As a general rule, the most successful man in life is the man who has the best information
Socio-economic turmoil - lawlessness, poverty, lack of adequate medical facilities and attention, low to no employment, low wages, disease, no clean drinking water or water for irrigation and shortages of food or unaffordable food can all cause socio-economic pressure to build in many countries that were once stable environments for investment.
In 2007 and 2008 roughly 40 food riots occurred – two of the more publicized examples were when people took to the streets after rising corn prices made tortillas very expensive in Mexico and skyrocketing food prices in Haiti led to the overthrow of that country’s Prime Minister.
The U.N. Food and Agriculture Organization (FAO) reported a five per cent increase in the international price of food over July and August 2010.
"I think everyone is wondering if we are going to have a repeat of 2008 when there were food riots around the world." Johanna Nesseth Tuttle, director, Global Food Security Project
The world’s developing economies mostly rely on food imports to sustain themselves. On average their citizens spend a much larger percentage of their wages on food than do their counterparts in developed nations. Some published estimates are as high as 50 to 60 percent of income going towards food.
Our agriculture system is concentrated on producing a very few staple crops - there is a very serious lack of crop diversity. Corn, wheat, rice and soy are the main staples and production is oftentimes half a world away from where the majority of the crop would be consumed. Taken together, this means if we get hit by a particularly bad harvest in one area, if a severe El Nino strikes, or more localized severe weather phenomena strikes, food supplies can get totally out of control in many countries.
Considering that the global food supply chain is weak (easily disrupted by lack of transportation, weather, insurgency, stealing) and non-existent in many areas then you have a recipe for potential disaster in many regions of the world. When, not if, this food supply shortfall happens, for whatever reason, then almost any city, and almost any countryside could be aflame with strikes, riots and civil disobedience.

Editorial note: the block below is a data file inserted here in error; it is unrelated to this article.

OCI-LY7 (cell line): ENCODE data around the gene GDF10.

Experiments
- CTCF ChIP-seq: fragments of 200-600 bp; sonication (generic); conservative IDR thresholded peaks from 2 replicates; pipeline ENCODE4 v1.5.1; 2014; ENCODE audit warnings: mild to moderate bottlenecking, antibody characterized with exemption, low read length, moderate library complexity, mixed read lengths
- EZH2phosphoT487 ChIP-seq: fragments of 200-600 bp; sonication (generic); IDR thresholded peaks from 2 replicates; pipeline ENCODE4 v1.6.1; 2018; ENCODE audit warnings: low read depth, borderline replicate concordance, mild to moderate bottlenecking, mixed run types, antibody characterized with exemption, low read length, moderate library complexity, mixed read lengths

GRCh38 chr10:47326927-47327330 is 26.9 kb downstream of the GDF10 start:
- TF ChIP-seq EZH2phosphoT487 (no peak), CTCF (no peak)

The worry about, and direct threat of, ongoing climate change impact on agriculture isn’t about the slow almost imperceptible changes caused by a gradual shift in our weather patterns. The greatest worry is that climate change might intensify already extreme events.
This seems to be happening today, witness the incredible drought and massive wildfires in Russia, the flooding in Pakistan, unbelievable hailstorms in Texas and unprecedented cold snaps in China.
And with extreme events being exacerbated by climate change an already stressed agricultural industry (by loss of arable land, shortage of fresh water for irrigation, increasing human population, staple food crops used for bio-fuel production, increasing energy costs and developing countries changing diets) is increasingly having a more difficult time feeding and clothing the world.